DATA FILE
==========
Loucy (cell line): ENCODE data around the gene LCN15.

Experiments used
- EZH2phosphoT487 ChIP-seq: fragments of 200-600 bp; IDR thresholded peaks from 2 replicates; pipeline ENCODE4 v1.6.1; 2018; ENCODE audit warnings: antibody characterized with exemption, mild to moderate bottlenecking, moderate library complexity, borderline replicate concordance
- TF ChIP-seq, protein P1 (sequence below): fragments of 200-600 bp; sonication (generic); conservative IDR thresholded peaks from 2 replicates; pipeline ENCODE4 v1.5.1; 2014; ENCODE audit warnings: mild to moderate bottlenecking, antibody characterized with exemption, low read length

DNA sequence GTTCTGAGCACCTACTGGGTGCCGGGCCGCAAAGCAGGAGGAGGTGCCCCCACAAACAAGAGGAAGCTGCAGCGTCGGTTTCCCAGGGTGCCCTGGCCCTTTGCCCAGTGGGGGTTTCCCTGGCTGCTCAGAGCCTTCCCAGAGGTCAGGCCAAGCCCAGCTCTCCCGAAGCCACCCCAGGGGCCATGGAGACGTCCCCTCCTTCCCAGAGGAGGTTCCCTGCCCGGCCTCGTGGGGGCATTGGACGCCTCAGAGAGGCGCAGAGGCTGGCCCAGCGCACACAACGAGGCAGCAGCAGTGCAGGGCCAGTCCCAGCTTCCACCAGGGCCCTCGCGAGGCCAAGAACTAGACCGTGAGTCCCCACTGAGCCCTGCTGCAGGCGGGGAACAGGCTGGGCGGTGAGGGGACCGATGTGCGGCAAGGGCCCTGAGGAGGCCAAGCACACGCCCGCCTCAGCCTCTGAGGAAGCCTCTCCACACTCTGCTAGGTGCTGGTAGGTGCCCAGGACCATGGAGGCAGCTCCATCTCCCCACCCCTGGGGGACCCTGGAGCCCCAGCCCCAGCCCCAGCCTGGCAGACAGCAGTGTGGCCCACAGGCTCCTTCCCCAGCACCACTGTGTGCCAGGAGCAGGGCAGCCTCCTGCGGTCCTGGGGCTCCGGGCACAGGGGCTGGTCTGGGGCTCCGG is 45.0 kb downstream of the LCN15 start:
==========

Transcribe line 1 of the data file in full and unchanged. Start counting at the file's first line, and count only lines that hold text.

Loucy (cell line): ENCODE data around the gene LCN15.